Abstract Detail


Laughlin, Daniel [1].

The afterlives of plants: root decomposition rates of New Zealand tree species are driven by traits on the conservation gradient.

Fine root traits have recently been shown to span two independent axes of variation that delineate a root economic space. The first axis is a trade-off between root diameter and specific root length, where thick-rooted species are associated with greater mycorrhizal colonization, whereas thin-rooted species are associated with a do-it-yourself strategy of nutrient acquisition. The second axis is a trade-off between root tissue density and nitrogen concentration, where conservative species exhibit dense longer-lived roots and acquisitive species exhibit faster metabolic rates. These axes influence rates of resource acquisition, but many questions remain about how these axes of trait variation affect ecosystem functions, especially rates of decomposition that are critical to carbon and nutrient cycling. I predicted that low density tissue with high root nitrogen should lead to faster decomposition rates. I measured decomposition rates of 63 indigenous tree species in Aotearoa New Zealand in a common garden setting. Three replicates per species were placed in mesh bags and percent mass loss was measured after 6 months. Decomposition rate was significantly phylogenetically conserved (lambda=0.71, P<0.0001), exhibiting slower rates in podocarps and southern beech species and faster rates in laurels and asterids. The conservation axes was most strongly correlated with decomposition rates: root tissue density was negatively correlated (P<0.0001) and root nitrogen was positively correlated with decomposition rate (P<0.0001). However, a phylogenetically informed regression indicated that root diameter was also positively correlated with decomposition rates (P<0.01). The strongest predictor of decomposition rate was the lignin-to-N and lignin-to-P ratios, where species with the most labile carbon decomposed the fastest. These results suggest that decomposition rate is driven by more than just the conservation gradient alone, and that the collaboration gradient may also be influencing decomposition, possibly due to large-rooted species obtaining access to nutrients through mycorrhizal collaboration. It is also clear that traits beyond the four core traits that delineate the root economic space must be considered when modeling belowground decomposition rates. The traits of fine roots determine their fate in the afterlife.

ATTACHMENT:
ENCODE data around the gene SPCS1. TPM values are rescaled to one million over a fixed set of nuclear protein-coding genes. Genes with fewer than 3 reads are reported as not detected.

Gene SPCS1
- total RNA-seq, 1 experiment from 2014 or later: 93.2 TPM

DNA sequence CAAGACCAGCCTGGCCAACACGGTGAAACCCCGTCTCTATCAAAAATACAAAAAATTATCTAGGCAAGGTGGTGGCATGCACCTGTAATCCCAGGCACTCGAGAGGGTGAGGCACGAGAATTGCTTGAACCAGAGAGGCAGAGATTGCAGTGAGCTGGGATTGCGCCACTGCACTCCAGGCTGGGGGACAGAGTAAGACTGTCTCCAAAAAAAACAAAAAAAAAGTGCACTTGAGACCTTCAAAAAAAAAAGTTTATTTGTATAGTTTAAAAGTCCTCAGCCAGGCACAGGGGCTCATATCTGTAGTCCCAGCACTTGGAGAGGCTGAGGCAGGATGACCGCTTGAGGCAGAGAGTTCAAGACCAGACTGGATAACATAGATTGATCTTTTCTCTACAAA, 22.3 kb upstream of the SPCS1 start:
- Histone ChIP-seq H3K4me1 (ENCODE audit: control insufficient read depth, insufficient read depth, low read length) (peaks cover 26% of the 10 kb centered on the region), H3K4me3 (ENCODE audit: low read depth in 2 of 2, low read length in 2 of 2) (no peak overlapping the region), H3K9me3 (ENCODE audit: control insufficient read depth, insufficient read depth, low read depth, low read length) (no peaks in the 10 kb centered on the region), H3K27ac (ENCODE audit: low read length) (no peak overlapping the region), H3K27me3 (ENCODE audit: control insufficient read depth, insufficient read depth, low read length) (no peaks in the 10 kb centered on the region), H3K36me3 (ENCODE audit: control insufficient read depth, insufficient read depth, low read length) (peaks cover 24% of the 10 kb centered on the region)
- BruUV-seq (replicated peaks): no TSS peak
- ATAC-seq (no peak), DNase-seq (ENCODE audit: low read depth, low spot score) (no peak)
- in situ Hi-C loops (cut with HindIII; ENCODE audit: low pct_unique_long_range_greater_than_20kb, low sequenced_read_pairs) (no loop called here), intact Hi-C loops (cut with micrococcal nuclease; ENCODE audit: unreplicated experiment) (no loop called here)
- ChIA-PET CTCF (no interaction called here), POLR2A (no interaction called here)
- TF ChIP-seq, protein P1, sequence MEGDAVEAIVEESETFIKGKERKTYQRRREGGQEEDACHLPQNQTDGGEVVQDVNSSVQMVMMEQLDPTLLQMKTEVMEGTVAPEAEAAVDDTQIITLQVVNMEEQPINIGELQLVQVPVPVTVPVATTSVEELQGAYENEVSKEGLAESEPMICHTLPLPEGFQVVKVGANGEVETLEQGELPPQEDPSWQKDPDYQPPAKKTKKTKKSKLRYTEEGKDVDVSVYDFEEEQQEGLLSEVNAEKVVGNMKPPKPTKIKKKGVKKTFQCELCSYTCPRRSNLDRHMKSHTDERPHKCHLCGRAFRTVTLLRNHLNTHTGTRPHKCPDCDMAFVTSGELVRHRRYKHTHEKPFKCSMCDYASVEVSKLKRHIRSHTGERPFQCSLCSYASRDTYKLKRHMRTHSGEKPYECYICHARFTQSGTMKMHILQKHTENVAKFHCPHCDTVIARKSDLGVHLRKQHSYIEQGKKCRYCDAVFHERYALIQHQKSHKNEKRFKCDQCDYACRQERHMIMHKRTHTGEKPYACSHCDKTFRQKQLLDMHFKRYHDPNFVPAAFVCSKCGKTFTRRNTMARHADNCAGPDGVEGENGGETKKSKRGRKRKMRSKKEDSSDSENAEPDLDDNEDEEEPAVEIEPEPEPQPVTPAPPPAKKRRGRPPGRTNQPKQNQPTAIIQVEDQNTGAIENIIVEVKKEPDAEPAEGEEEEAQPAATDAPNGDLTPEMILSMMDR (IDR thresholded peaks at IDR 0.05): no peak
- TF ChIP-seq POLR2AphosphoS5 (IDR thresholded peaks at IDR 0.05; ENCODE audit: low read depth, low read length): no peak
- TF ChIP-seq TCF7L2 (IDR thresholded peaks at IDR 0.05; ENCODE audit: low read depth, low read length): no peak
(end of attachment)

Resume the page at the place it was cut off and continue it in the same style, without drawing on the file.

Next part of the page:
1 - University Of Wyoming, Department Of Botany, 1000 E University Ave, Laramie, WY, 82071, United States

economic spectrum
fine root
temperate rainforest
ecosystem function
phylogenetic conservatism
plant traits.

Presentation Type: Oral Paper
Number: EC12004
Abstract ID:161
Candidate for Awards:None

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